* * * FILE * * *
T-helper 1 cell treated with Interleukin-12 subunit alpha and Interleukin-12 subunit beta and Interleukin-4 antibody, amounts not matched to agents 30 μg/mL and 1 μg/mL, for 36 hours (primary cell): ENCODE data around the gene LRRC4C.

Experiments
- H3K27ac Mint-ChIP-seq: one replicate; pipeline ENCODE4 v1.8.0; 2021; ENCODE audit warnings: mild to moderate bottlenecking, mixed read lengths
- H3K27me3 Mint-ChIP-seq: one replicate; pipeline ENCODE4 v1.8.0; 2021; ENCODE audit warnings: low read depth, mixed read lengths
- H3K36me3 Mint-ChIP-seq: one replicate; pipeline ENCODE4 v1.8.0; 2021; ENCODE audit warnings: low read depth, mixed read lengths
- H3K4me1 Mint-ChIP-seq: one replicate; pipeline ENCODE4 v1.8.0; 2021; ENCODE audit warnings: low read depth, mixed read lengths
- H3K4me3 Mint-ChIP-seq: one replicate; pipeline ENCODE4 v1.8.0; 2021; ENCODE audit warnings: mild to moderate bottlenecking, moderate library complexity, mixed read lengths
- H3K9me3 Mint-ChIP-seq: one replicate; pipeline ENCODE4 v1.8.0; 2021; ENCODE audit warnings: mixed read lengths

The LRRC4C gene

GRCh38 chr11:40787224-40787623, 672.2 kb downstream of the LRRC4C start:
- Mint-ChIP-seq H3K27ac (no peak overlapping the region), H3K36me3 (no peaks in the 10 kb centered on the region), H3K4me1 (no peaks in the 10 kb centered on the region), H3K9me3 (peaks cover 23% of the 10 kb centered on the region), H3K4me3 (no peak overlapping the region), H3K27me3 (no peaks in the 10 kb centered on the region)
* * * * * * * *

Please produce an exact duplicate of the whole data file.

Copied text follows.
T-helper 1 cell treated with Interleukin-12 subunit alpha and Interleukin-12 subunit beta and Interleukin-4 antibody, amounts not matched to agents 30 μg/mL and 1 μg/mL, for 36 hours (primary cell): ENCODE data around the gene LRRC4C.

Experiments
- H3K27ac Mint-ChIP-seq: one replicate; pipeline ENCODE4 v1.8.0; 2021; ENCODE audit warnings: mild to moderate bottlenecking, mixed read lengths
- H3K27me3 Mint-ChIP-seq: one replicate; pipeline ENCODE4 v1.8.0; 2021; ENCODE audit warnings: low read depth, mixed read lengths
- H3K36me3 Mint-ChIP-seq: one replicate; pipeline ENCODE4 v1.8.0; 2021; ENCODE audit warnings: low read depth, mixed read lengths
- H3K4me1 Mint-ChIP-seq: one replicate; pipeline ENCODE4 v1.8.0; 2021; ENCODE audit warnings: low read depth, mixed read lengths
- H3K4me3 Mint-ChIP-seq: one replicate; pipeline ENCODE4 v1.8.0; 2021; ENCODE audit warnings: mild to moderate bottlenecking, moderate library complexity, mixed read lengths
- H3K9me3 Mint-ChIP-seq: one replicate; pipeline ENCODE4 v1.8.0; 2021; ENCODE audit warnings: mixed read lengths

The LRRC4C gene

GRCh38 chr11:40787224-40787623, 672.2 kb downstream of the LRRC4C start:
- Mint-ChIP-seq H3K27ac (no peak overlapping the region), H3K36me3 (no peaks in the 10 kb centered on the region), H3K4me1 (no peaks in the 10 kb centered on the region), H3K9me3 (peaks cover 23% of the 10 kb centered on the region), H3K4me3 (no peak overlapping the region), H3K27me3 (no peaks in the 10 kb centered on the region)